Banks worldwide sharply hike spending to combat money laundering


Banks around the world have spent an average of 58% more to combat money laundering over the last three years, a survey said Monday.

Senior managers are focusing more on anti-money laundering measures, said the latest KPMG International study based on 224 banks from 55 countries. Spending rose by 71% in North America, the highest, and 70% in the Middle East and Africa. Compliance costs by banks increased 60% in Russia, 59% in Central and South America, 58% in Europe and 37% in Asia, said the findings commissioned by the Swiss cooperative.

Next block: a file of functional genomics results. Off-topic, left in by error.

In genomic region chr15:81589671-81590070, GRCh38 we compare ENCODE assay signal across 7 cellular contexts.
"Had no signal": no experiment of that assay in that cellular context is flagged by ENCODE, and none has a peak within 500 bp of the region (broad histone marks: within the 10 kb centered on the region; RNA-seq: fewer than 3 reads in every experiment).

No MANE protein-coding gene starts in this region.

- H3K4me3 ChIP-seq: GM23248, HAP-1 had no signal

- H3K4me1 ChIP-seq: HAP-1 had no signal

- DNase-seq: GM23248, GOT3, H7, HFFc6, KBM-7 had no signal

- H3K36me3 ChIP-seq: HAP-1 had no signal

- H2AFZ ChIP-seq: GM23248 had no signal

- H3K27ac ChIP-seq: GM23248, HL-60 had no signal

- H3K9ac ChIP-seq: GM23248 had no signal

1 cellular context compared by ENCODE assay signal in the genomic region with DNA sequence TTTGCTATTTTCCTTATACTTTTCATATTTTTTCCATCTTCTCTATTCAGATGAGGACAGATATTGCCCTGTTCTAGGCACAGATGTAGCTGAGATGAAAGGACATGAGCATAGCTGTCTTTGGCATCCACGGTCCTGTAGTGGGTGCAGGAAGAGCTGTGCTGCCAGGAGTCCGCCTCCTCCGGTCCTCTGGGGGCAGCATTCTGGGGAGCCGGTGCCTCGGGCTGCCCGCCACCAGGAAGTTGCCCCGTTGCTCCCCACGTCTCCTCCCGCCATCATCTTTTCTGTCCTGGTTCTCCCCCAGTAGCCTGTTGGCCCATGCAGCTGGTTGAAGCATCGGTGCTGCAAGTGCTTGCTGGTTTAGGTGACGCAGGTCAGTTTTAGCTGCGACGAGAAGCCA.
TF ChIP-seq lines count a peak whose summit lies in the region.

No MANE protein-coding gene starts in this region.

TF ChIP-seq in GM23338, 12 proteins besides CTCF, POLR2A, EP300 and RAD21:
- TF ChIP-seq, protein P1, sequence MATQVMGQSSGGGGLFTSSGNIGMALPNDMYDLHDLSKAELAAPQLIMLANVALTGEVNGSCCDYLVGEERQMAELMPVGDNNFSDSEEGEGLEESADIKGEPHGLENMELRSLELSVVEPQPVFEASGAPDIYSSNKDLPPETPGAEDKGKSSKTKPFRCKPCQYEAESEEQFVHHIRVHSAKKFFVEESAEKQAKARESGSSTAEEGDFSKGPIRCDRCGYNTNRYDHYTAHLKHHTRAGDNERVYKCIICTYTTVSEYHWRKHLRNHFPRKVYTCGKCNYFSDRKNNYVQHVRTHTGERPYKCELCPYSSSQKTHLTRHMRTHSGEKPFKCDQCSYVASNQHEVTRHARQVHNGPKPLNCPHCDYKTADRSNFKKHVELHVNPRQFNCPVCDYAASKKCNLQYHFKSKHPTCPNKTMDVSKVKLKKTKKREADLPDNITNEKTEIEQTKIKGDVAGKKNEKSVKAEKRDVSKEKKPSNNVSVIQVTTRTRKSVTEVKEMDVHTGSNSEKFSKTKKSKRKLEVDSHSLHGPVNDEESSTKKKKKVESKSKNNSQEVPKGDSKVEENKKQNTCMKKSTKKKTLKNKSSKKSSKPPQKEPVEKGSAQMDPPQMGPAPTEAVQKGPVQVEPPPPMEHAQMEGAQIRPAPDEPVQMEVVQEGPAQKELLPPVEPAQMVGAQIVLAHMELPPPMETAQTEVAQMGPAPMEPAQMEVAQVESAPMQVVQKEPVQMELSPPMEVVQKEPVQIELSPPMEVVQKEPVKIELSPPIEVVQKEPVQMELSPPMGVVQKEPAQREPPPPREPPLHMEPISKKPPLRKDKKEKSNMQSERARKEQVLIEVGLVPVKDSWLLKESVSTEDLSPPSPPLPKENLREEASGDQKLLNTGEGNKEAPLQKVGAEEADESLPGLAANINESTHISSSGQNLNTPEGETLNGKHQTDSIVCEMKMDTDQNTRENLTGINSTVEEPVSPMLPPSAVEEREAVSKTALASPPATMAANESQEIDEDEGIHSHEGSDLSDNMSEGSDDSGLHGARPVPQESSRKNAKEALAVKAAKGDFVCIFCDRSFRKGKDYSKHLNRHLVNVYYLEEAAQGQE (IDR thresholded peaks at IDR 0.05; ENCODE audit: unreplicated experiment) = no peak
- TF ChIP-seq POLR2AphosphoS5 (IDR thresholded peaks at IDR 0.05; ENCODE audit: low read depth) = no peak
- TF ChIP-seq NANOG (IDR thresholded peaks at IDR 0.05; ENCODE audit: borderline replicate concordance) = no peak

Money laundering flows each year by drug dealers, arms traffickers and other criminals are estimated to exceed $1 trillion. Compliance with anti-money laundering standards is considered a top priority by senior management, including the boards of directors of banks. Of those surveyed, 71% said that their top executives take an active interest, compared with 61% in 2004. Banks expect to spend nearly 34% more over the next three years on measures such as monitoring transactions and training staff to fight money laundering, the survey said.

Two-thirds of banks in the Asia-Pasific region regarded the issue as a top priority, up from 49% three years ago. (


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